The U.S. Navy, and the Italian Air Force performed two missile firing tests of the AGM-88E Advanced Anti-Radiation Guided Missile (AARGM) n August 2008. The tests were performed at the Naval Air Weapons Station China Lake, as part of the missile’s Operational Assessment, preceding a forthcoming ‘Milestone C’ Decision to begin Low Rate Initial Production (LRIP). The recent test involved an operationally realistic scenario, where AARGM’s demonstrated its lethality against modern, advanced air defense systems employing shutdown tactics.
Launched from an FA-18D Hornet, the AARGM detected, identified, located, and guided toward the emitter target using its Anti-Radiation Homing (ARH) receiver. After target radar emissions were purposely shut-down during the missile’s flight profile, the missile utilized its GPS/INS to guide to the final ARH cue, employed active Millimeter Wave (MMW) radar tracking for terminal guidance against the shut-down air defense site. The firing was the fourth of eight planned developmental and the final missile live-fire tests. AARGM is designed to be the successor to the U.S. Navy AGM-88 HARM system. When fielded in FY10, AARGM will be the only extended range tactical supersonic multi-role strike weapon in U.S. and Italian inventory. It will be cleared for operation on FA-18C/D, FA-18E/F, EA-18G and Tornado ECR aircraft. The missile is also designed for compatibility with the F-35 Joint Strike Fighter, EA-6B Prowler and U.S. and Allied F-16 Falcon aircraft.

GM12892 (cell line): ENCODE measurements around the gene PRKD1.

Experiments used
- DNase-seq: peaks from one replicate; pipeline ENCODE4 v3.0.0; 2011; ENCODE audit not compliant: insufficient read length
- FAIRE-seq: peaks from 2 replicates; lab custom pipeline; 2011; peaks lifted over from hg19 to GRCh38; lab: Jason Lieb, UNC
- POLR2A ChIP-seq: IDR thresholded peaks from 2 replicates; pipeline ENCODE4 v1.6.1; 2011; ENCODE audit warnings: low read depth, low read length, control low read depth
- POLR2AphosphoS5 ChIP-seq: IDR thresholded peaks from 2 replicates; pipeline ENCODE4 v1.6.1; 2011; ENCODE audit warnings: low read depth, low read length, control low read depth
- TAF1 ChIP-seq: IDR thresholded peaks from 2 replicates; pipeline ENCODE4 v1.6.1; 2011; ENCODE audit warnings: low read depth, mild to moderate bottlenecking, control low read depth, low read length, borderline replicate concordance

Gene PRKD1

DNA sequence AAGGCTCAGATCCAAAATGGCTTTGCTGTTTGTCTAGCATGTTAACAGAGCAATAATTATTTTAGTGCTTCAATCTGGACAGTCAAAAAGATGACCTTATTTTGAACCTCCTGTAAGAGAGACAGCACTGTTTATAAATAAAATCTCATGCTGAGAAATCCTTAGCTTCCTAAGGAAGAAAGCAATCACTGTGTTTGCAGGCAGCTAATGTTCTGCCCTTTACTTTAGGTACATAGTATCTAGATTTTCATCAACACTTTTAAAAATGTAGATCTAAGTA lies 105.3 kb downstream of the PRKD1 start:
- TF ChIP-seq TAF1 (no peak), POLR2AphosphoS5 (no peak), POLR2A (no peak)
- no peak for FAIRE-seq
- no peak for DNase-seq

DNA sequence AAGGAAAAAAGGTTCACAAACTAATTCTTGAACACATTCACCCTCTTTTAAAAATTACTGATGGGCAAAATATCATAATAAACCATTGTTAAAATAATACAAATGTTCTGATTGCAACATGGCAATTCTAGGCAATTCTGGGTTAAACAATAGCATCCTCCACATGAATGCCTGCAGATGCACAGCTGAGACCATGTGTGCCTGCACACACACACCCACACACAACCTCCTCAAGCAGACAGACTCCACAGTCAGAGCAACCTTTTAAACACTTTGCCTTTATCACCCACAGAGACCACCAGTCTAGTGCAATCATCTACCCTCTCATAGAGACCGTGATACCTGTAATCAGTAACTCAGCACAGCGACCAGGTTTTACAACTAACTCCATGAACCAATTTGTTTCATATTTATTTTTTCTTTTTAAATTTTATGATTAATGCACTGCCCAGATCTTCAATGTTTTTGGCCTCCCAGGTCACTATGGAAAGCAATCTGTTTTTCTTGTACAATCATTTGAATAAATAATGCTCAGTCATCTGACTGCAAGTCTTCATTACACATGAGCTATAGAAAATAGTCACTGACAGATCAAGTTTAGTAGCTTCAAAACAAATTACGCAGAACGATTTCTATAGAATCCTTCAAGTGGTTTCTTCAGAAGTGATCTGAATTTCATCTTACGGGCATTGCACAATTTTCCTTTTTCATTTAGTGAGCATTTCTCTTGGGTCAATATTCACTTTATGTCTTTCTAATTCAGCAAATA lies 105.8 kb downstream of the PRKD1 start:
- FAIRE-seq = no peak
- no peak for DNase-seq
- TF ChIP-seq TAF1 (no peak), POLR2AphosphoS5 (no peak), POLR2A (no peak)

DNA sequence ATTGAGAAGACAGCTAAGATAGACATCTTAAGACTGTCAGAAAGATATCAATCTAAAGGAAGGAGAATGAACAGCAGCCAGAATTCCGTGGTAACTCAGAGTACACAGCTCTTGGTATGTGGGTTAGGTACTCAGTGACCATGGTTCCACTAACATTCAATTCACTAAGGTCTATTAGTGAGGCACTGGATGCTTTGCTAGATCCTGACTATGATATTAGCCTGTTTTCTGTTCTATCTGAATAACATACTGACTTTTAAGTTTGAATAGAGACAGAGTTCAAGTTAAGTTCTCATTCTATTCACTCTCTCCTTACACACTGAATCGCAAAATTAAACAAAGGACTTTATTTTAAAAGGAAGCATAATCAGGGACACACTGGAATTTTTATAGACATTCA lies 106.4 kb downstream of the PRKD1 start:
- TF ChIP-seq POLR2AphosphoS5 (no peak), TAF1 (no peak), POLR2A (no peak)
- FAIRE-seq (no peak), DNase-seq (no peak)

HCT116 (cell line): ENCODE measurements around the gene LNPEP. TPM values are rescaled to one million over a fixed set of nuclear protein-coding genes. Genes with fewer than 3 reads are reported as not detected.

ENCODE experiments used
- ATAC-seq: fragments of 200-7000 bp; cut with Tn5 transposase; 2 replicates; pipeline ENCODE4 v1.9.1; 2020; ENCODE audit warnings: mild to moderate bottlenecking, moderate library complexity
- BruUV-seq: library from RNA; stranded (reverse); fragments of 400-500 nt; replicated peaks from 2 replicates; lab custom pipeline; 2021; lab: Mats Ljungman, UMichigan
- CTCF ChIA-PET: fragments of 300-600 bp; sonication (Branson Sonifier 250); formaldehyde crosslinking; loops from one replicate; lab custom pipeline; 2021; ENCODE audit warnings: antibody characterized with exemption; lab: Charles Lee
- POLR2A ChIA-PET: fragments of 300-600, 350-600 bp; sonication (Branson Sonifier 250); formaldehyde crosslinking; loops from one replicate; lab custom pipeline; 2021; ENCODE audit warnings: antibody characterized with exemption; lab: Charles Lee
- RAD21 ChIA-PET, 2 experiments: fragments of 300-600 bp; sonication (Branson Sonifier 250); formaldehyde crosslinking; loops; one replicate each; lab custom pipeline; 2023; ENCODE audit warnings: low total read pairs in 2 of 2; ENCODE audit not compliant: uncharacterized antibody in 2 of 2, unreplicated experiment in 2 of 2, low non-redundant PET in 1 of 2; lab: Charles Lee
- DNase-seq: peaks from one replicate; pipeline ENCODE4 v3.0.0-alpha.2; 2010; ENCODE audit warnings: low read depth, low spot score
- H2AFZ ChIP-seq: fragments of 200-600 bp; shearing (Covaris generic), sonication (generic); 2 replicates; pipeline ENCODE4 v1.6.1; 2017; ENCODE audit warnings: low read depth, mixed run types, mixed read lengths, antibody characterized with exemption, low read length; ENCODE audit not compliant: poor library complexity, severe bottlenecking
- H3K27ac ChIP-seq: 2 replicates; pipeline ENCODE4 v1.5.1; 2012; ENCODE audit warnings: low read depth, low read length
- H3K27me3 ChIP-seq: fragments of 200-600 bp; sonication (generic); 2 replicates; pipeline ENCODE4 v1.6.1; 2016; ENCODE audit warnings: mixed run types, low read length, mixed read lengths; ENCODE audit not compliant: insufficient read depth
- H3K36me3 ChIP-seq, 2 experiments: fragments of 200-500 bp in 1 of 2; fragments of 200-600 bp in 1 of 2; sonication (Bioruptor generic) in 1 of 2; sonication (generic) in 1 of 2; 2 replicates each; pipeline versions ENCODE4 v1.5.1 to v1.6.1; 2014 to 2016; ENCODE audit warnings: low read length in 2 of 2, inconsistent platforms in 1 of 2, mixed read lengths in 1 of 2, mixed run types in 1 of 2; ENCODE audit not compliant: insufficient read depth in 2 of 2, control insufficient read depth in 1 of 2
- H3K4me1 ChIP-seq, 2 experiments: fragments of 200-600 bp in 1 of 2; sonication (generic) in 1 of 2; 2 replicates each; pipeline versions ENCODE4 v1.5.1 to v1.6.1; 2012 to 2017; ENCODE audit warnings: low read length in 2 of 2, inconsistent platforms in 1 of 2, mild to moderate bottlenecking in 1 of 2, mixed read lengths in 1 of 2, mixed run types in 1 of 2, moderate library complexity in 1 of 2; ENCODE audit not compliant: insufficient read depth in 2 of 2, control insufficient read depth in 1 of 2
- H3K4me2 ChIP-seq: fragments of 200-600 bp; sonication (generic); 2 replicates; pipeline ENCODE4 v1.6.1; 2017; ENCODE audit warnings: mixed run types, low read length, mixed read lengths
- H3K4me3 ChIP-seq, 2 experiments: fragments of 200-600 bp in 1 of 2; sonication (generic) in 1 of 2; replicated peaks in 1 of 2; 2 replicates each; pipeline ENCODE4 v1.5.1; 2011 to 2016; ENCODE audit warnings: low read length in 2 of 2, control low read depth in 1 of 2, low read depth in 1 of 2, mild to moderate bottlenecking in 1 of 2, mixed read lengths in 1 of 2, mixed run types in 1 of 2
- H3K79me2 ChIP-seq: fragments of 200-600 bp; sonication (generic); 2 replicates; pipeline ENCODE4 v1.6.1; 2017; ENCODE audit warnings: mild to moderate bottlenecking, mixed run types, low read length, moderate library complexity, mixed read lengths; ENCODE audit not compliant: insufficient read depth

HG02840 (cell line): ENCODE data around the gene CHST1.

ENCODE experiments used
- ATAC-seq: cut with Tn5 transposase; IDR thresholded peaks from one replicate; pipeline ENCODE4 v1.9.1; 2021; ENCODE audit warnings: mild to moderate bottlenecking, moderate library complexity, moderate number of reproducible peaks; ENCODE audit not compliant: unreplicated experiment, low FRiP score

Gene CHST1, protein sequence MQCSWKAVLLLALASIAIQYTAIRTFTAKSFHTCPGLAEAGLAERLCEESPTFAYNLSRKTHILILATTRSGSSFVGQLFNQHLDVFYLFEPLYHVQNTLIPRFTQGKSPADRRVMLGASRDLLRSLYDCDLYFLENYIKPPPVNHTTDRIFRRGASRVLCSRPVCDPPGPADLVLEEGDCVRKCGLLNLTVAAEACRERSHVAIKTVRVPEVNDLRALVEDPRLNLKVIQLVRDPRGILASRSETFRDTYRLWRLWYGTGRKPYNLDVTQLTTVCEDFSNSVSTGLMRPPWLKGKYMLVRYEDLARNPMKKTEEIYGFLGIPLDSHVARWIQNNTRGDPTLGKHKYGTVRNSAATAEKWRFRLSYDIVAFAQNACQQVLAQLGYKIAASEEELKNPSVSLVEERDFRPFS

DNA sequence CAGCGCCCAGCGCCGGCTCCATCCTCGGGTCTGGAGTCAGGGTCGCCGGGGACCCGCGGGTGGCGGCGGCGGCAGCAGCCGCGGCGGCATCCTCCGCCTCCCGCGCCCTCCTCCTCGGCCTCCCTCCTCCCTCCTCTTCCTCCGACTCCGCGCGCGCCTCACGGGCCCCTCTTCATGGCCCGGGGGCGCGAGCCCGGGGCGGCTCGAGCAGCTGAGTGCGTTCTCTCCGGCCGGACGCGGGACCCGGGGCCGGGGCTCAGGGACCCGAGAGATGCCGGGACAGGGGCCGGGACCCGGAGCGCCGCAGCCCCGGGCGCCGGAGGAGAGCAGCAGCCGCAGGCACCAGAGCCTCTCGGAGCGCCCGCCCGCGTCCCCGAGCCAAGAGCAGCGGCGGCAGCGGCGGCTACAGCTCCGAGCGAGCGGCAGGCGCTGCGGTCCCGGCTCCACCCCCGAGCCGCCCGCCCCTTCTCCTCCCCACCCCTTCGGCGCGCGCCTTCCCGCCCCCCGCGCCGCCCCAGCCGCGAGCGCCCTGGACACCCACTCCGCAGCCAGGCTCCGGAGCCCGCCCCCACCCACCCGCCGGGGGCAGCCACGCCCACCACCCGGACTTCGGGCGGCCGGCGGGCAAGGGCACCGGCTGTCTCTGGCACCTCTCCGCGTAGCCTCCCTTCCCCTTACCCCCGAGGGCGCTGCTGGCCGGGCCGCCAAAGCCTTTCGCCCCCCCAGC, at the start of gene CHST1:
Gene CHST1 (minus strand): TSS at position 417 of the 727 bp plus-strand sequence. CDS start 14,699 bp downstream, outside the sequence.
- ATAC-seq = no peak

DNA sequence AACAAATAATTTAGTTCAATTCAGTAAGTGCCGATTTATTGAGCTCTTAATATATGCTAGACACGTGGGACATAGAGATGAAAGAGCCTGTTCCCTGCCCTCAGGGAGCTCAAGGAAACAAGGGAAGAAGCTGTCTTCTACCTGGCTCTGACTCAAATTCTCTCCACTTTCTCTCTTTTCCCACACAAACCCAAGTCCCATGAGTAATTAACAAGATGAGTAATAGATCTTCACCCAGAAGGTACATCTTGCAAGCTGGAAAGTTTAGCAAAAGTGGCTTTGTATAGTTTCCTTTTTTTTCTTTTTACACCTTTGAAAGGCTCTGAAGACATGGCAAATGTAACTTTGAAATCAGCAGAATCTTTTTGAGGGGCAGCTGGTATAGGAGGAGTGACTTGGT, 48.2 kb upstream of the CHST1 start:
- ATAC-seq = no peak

Testing Ramjet Powered HSAD
Under a technology demonstration flight test conducted earlier this year the Integral Rocket Ramjet (IRR) propulsion system developed by Aerojet performed a successful test flight earlier this year at the White Sands Missile Range in New Mexico. The IRR incorporates a nozzleless booster and Variable-Flow Ducted Rocket (VFDR) ramjet. The new propulsion system was developed for the High-Speed Anti-Radiation Demonstration (HSAD) program, a future long-range, high speed anti-radar weapon. Development of the HSAD is sponsored by the Office of Naval Research (ONR) Air Warfare and Naval Weapons Applications with the Naval Air Warfare Center Weapons Division/China Lake (NAWCWD/CL) serving as the program lead and system integrator.
The missile was rail-launched from a QF-4 drone aircraft, accelerated to supersonic speed, and transitioned to supersonic sustain-phase ramjet flight using Aerojet’s VFDR ramjet propulsion system. The VFDR ramjet system features a responsive energy-management capability that provides the missile with active propulsion throughout the entire sustain flight, enabling flight at speeds much higher than standard solid propellant rocket-powered systems.